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TEXMEROE PROJECT

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TEXMEROE PROJECT
TexMeroe Project
ARCHAEOLOGY OF TEXTILE PRODUCTION IN THE KINGDOM OF MEROE. NEW APPROACHES TO CULTURAL IDENTITY AND ECONOMICS IN ANCIENT SUDAN AND NUBIA.
Cotton textile with blue décor in tapestry, Karanog (Lower Nubia, c. 100-200 CE)
Cotton textile with blue décor in tapestry, Karanog (Lower Nubia, c. 100-200 CE) The Textile Museum, Washington, D.C., 77.1, Acquired by George Hewitt Myers in 1934. Photo E. Yvanez©
The TexMeroe project aims to gain a better knowledge of the Sudanese ancient kingdom of Meroe (c. 300 BCE – 550 CE), exploring its social organisation and economic system through the study of textile production. The many well-preserved textiles, tools and costume representations discovered on archaeological sites throughout Sudan and Nubia provide new evidences that shed light on this little- known side of Meroitic history. Their analysis will open new avenues of research encompassing a great range of key issues, from agriculture and manufacturing techniques, to the organisation of labour and trade, and the definition and communication of social status.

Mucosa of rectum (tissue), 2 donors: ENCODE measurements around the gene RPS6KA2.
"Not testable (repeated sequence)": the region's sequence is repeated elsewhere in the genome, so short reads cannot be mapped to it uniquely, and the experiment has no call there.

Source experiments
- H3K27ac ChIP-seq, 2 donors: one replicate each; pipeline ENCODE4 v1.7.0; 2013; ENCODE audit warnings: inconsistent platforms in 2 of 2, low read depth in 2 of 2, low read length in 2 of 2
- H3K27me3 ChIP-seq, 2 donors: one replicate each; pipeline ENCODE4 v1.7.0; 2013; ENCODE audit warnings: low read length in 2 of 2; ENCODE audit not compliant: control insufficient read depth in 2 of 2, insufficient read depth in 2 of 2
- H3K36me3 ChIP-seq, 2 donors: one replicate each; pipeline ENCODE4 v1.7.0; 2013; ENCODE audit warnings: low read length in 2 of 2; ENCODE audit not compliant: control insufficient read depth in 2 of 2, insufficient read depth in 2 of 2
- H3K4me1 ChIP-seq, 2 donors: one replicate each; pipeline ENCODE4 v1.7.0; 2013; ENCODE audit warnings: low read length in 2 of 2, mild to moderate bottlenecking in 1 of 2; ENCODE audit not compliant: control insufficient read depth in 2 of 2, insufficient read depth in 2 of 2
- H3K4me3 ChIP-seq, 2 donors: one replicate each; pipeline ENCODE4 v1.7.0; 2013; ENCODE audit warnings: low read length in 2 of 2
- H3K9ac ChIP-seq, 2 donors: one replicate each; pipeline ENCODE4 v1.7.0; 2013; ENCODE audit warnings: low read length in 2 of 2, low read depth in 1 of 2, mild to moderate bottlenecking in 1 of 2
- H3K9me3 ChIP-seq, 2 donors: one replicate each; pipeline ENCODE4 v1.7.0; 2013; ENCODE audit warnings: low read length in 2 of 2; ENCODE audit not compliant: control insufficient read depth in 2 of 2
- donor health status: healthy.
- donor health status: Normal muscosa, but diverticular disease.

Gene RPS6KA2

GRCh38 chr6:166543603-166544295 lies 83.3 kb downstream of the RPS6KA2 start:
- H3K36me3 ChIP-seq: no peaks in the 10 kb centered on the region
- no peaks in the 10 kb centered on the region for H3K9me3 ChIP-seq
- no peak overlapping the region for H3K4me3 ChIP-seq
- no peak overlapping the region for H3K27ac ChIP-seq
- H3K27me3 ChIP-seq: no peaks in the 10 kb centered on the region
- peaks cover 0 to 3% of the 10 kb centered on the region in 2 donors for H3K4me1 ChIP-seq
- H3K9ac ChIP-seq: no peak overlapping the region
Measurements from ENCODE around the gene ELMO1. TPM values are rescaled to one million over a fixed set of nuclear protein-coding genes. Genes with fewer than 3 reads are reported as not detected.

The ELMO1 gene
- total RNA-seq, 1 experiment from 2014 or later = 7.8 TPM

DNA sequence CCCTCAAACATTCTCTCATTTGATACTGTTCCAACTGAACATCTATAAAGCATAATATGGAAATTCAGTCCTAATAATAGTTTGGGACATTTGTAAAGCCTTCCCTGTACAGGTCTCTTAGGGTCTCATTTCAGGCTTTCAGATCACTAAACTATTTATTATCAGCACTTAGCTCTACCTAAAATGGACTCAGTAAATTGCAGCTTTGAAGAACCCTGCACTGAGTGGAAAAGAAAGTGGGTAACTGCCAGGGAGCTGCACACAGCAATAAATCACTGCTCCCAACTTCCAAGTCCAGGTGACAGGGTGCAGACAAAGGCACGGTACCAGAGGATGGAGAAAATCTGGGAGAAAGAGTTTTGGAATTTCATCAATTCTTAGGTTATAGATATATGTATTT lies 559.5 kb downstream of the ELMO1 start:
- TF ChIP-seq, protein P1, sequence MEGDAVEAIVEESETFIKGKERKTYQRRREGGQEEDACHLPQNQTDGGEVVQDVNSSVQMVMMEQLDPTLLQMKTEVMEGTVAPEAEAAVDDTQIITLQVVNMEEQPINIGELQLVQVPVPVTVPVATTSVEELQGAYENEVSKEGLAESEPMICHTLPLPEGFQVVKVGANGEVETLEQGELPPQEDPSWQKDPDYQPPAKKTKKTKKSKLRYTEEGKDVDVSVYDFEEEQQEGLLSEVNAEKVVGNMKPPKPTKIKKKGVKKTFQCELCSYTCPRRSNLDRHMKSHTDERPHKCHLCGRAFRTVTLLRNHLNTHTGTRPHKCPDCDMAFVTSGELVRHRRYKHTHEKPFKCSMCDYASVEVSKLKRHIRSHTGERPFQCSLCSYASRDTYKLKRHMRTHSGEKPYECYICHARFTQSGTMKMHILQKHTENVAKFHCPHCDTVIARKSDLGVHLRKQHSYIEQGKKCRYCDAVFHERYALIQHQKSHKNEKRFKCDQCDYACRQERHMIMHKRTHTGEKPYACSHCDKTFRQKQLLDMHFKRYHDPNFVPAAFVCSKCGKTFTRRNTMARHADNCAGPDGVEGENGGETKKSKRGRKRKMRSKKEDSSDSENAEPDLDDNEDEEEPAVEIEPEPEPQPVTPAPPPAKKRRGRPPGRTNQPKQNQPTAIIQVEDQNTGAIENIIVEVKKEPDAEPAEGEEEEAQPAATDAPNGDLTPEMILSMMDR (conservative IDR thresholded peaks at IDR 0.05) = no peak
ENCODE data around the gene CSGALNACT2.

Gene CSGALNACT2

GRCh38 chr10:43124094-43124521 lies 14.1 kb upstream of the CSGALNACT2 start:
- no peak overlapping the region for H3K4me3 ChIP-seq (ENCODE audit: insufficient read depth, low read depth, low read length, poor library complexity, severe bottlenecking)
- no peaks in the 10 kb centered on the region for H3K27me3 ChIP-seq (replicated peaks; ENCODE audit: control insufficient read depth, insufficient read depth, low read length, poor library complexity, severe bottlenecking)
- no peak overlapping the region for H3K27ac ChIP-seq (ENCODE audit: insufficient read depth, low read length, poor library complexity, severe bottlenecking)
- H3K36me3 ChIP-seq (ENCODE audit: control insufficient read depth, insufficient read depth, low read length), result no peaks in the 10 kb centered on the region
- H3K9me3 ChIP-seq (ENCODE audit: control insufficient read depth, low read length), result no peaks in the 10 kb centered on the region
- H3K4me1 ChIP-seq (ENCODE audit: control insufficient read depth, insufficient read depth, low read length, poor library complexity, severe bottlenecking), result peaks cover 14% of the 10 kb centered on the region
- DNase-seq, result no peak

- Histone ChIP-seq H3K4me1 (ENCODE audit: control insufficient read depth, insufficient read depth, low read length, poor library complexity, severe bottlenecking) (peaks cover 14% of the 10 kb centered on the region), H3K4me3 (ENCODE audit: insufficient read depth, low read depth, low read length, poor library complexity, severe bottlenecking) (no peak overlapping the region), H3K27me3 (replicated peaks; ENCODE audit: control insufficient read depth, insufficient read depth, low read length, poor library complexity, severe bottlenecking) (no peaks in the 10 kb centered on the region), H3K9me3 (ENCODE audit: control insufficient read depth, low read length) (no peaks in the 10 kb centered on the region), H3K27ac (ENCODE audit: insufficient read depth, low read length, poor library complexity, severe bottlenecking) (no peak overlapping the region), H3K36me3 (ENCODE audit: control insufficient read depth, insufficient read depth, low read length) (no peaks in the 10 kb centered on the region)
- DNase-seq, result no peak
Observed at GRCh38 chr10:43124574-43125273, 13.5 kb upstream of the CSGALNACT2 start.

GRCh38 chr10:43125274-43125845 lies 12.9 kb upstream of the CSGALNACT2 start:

The research follows the entire life cycle of the textiles, from raw material collection, to the spinning, dyeing, weaving and sewing of the cloth, all the way through the multiple every day uses and reuses of the fabrics to their final internment. The chosen methodology is first and foremost archaeological, but the project also combines the methods of other fields, such as comparative history, art history, ancient textile studies, material studies, anthropological theory, and archaeobotany.

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